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Defending the country? There's an app for that. 

Today the United States Department of Defense begins rolling out its in-house app store for unclassified mobile devices that connect with military networks. The Defense Information Systems Agency—part of the DoD—aims to support 100,000 users by September.

Last June, DISA awarded a $2.9 million contract (with option periods amounting to $16 million total) to Digital Management Inc. to create “the digital ecosystem that will operate and assure the mobile devices that connect with DoD networks.”

Here are the apps currently available to unclassified devices on DoD networks:

A new update will come every 90 days. The next one will include “an office capability package to enable editing of Word documents and other Microsoft Office items.”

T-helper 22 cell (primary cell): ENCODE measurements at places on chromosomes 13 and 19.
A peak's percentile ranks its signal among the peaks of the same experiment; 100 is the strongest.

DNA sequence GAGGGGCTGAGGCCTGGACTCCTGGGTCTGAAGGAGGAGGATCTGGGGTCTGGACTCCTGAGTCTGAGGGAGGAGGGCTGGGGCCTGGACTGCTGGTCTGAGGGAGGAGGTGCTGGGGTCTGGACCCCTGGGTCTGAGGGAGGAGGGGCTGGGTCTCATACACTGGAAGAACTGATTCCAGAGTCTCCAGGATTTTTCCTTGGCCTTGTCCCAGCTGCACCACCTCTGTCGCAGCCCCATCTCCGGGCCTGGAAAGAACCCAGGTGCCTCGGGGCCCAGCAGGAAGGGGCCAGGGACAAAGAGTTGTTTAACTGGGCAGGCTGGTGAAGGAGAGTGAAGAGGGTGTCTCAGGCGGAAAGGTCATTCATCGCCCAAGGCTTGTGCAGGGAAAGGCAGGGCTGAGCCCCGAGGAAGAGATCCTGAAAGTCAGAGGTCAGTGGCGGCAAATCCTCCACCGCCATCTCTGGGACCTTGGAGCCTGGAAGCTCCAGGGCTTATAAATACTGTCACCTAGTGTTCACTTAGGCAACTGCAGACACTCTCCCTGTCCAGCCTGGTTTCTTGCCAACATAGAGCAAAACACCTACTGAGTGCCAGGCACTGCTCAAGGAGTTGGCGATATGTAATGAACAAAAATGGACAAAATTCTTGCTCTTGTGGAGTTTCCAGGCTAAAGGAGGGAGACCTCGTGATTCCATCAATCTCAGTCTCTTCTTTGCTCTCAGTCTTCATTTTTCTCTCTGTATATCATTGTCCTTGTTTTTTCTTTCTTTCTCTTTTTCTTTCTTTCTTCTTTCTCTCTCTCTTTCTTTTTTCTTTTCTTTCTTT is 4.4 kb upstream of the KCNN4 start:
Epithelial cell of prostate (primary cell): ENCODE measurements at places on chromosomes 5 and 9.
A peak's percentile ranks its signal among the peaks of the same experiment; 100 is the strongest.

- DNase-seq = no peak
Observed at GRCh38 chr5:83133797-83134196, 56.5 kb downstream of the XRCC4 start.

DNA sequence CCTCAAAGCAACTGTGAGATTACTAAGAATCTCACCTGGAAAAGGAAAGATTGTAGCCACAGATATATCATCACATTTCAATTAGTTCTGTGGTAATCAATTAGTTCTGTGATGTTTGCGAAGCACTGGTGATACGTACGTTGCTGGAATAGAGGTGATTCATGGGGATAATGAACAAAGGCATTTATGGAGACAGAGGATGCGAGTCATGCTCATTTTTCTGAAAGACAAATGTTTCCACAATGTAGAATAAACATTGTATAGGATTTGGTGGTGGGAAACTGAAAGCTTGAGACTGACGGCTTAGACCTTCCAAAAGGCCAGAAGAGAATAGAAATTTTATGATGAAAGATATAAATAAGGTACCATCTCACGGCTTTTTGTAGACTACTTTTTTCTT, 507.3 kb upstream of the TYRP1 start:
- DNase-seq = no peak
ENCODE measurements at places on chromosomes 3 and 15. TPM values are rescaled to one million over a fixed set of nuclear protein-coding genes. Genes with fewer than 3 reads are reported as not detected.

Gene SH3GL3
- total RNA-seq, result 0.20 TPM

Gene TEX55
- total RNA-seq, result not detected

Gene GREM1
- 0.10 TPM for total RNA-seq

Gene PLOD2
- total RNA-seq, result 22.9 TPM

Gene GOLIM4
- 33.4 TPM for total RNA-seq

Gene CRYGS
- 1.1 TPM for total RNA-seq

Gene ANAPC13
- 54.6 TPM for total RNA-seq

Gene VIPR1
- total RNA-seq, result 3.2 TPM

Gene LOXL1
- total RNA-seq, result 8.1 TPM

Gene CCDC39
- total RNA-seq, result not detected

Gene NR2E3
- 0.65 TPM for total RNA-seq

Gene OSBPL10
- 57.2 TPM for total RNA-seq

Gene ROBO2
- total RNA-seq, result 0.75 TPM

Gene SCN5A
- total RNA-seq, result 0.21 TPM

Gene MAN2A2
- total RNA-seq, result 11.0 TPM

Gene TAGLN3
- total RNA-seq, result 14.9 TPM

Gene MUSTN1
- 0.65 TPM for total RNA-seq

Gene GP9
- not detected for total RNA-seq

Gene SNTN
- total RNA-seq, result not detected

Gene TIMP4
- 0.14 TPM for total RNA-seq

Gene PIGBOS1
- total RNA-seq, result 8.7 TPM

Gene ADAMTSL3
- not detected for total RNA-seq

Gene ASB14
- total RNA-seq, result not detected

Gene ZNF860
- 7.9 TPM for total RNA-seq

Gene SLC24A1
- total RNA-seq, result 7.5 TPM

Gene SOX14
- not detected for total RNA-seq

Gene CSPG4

The initial roll out of DoD Mobile Classified Capabilities (DMCC) is expected early this year and will include “email capability.”

In addition to word processing and emails, DISA will enable “tactical (i.e. command and control) and support (i.e. travel, finance) services.” The conflation of the violent with the mundane is chilling.

DISA and the DoD are working very hard to assure everyone that its soldiers’ iPhones are secure. Just a few months ago tech companies were revealed to have compromised their products at the behest of the NSA; now, the DoD is bending over backwards to assure us (themselves?) that our “warfighters’” iPhones are perfectly secure.

H/T Fierce Mobile Government | Image via Mike Baird/Flickr

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